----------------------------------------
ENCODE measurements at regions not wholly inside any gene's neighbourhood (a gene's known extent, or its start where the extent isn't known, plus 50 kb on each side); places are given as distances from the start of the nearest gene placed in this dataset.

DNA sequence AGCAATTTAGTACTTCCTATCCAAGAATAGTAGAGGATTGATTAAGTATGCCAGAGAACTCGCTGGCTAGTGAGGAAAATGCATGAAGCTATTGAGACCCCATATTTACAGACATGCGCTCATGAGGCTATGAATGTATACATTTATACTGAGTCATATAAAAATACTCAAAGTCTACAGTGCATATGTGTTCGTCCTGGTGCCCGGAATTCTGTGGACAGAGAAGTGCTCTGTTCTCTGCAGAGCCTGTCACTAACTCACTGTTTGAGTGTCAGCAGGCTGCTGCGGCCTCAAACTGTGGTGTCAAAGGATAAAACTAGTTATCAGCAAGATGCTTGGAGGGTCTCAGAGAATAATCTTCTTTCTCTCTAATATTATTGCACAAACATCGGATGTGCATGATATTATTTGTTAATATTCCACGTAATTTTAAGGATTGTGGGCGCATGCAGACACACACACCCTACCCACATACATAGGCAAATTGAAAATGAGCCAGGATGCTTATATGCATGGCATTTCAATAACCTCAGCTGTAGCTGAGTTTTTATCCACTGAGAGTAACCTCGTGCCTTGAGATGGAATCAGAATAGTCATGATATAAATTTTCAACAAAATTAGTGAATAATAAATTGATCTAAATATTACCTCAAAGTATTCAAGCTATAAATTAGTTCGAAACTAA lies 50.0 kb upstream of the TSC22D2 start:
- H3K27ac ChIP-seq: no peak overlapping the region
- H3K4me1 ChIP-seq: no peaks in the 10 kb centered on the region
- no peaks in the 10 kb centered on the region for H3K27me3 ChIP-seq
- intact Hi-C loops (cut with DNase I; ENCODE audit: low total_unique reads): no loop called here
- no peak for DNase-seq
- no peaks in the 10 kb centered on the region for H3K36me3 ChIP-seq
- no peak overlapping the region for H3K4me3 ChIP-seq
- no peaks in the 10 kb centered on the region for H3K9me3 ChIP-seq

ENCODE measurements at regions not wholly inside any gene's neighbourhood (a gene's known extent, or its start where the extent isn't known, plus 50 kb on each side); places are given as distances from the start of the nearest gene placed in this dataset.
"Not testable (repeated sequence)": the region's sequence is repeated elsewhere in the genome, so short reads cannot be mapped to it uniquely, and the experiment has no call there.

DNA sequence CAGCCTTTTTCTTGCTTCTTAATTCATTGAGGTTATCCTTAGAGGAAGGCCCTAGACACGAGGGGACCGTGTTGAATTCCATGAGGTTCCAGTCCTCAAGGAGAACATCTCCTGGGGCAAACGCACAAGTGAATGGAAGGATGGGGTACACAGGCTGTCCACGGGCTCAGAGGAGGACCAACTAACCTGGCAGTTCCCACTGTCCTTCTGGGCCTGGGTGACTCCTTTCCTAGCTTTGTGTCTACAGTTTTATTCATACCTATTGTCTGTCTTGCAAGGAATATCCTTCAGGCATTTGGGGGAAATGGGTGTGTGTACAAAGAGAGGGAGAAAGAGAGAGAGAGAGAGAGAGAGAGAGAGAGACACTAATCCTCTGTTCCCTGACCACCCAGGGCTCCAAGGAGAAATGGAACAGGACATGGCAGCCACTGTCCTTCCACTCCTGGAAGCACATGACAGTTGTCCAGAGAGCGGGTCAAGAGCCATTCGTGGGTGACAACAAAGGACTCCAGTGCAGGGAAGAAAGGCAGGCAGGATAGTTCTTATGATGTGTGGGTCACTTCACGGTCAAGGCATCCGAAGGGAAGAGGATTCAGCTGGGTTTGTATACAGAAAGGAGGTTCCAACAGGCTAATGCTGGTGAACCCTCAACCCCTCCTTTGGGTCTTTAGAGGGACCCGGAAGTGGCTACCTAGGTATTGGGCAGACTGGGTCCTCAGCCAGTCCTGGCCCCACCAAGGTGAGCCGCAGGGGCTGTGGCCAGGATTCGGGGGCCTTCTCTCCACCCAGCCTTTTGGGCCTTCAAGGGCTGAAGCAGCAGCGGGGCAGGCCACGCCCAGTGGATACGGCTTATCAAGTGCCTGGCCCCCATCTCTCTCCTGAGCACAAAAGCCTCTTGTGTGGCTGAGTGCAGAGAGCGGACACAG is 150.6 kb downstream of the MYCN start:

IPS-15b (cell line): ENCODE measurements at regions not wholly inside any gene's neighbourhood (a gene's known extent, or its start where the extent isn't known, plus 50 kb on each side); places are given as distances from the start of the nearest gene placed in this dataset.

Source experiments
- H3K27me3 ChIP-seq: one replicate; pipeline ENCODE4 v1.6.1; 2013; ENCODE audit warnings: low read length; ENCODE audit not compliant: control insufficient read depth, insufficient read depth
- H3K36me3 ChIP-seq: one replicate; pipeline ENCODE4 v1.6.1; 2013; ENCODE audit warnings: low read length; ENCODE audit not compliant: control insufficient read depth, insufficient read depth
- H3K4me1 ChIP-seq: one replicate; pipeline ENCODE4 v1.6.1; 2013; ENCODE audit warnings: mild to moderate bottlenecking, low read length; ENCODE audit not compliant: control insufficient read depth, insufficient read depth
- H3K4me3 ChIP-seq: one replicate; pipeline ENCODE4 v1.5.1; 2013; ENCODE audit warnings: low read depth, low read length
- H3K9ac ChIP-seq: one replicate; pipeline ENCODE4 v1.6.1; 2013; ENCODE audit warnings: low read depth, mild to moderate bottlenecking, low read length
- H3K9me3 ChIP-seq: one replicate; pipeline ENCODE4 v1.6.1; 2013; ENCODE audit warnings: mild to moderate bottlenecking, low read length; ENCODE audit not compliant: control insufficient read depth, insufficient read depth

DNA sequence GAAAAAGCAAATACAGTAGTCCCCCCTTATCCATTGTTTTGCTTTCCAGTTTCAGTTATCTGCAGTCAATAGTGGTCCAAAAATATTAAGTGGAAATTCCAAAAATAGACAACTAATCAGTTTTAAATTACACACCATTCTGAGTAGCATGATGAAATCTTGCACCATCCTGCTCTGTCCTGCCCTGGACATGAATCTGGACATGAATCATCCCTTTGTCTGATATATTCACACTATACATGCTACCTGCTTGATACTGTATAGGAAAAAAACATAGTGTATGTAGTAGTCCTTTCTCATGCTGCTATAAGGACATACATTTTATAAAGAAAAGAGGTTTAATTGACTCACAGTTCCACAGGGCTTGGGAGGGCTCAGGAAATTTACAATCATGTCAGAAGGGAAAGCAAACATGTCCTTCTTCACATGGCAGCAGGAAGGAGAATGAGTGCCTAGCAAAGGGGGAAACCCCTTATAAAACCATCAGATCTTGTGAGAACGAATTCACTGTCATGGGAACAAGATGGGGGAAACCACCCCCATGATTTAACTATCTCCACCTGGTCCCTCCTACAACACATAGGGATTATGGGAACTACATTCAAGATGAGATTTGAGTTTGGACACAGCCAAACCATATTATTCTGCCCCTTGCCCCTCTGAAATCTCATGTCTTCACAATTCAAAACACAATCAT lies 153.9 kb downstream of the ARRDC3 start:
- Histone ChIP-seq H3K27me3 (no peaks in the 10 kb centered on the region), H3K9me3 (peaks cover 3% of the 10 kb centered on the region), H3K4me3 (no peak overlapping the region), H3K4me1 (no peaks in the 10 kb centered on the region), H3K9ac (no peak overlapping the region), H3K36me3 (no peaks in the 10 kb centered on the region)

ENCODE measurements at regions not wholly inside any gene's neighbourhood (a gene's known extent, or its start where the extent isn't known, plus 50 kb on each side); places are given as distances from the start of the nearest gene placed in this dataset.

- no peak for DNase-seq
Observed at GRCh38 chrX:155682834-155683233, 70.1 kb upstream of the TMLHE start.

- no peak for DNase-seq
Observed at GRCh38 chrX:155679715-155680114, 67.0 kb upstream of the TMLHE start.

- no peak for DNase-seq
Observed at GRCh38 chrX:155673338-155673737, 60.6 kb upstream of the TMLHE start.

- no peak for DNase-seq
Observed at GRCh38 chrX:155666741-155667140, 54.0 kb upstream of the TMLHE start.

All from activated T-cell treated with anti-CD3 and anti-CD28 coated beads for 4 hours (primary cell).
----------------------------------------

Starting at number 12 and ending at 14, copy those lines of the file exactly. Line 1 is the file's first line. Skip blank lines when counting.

"Not testable (repeated sequence)": the region's sequence is repeated elsewhere in the genome, so short reads cannot be mapped to it uniquely, and the experiment has no call there.

DNA sequence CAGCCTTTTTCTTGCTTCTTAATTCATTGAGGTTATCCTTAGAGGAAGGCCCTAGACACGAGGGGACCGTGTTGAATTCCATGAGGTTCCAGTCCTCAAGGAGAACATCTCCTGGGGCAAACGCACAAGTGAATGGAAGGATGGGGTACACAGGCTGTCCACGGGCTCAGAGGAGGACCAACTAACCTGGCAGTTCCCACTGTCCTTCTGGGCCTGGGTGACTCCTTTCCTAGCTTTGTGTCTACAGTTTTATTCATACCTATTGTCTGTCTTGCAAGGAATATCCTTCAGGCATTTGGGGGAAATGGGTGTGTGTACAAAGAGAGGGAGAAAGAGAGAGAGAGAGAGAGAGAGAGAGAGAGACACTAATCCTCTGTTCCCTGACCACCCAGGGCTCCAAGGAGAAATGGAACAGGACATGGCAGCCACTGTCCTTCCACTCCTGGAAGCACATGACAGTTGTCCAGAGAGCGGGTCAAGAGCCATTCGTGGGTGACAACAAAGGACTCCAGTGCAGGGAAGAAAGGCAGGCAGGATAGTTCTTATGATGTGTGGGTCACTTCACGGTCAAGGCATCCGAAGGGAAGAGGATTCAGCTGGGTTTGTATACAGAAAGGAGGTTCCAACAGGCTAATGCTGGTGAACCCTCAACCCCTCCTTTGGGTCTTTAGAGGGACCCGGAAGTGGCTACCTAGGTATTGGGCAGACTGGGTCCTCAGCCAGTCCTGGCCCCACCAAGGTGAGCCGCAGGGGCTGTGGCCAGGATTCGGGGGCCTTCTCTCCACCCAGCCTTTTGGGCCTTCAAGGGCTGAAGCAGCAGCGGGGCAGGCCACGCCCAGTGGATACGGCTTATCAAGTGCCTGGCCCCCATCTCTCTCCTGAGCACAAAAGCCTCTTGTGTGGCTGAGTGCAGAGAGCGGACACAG is 150.6 kb downstream of the MYCN start:

IPS-15b (cell line): ENCODE measurements at regions not wholly inside any gene's neighbourhood (a gene's known extent, or its start where the extent isn't known, plus 50 kb on each side); places are given as distances from the start of the nearest gene placed in this dataset.